In Parenthesis is perhaps the major modernist treatment of a soldier's actual experience during the First World War. Freely mixing prose and verse, the text tells the story of John Ball, an everyman soldier, and ‘the many men so beautiful’ who served alongside him. Jones's writing is littered with allusions to Hopkins, Lewis Carroll, Coleridge, Shakespeare, Malory and Y Gododdin, as well as to modernists like Eliot and Joyce. The complexity of the poem - its concern with the antagonisms and divergences of British culture across history, its sense of the war as an uncanny, revelatory ordeal for that culture - is given voice at one point by the mythical persona Dai Greatcoat, who ‘articulates his English with an alien care,’ addressing the reader directly with ‘You ought to ask: Why, / what is this, / what's the meaning of this.’ In this ambiguity - with ‘this’ either the poem or the war - we see Jones deploying the interpretive difficulty of his modernist style as a way of remaining faithful to the fundamental enigma of the war, its unprecedented challenge to the very structure of human self-understanding. Given the long-delayed publication of In Parenthesis, with another war looming, Jones saw his poem as an urgent message to his contemporaries (he sent a copy to the prime minister Neville Chamberlain).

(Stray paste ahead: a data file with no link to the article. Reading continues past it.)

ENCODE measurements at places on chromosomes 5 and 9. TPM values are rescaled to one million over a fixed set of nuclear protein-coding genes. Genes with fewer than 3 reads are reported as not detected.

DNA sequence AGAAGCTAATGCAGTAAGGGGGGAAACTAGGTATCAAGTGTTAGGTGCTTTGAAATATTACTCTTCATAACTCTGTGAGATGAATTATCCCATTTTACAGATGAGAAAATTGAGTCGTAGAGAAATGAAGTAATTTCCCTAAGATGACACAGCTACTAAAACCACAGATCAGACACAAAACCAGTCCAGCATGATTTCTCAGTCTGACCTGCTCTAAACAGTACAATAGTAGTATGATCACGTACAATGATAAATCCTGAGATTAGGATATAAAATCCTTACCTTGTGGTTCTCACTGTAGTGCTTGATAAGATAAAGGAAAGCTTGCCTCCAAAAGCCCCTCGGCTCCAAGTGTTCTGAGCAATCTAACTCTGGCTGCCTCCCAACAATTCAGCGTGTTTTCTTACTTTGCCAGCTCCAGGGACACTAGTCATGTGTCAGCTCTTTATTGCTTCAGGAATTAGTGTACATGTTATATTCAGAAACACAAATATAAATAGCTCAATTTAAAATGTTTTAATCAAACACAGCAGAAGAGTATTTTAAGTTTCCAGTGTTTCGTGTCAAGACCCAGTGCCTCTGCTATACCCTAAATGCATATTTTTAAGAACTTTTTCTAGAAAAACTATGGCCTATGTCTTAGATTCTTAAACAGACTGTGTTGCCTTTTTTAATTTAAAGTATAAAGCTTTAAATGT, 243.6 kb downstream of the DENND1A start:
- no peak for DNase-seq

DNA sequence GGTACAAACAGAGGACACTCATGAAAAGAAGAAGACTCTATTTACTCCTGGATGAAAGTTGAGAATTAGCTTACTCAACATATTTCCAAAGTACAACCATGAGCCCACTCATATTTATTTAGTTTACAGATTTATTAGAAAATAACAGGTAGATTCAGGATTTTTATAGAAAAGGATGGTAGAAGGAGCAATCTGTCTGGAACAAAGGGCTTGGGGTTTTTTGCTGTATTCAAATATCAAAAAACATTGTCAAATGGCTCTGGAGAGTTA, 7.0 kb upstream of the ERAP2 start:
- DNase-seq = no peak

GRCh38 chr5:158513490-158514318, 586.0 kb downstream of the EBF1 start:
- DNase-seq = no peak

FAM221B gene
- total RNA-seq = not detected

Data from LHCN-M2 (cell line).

During the Second World War Jones chose (somewhat courageously) to remain in London and continued to work with some success as both painter and writer, publishing several essays and frequently exhibiting his works. In 1944 he developed the new technique of painted inscriptions, in which a text is transformed, using paint and wax crayon, to make the letters seem as though carved in ancient stone. By the end of the war, in fact, Jones had become one of the leading figures of contemporary British art.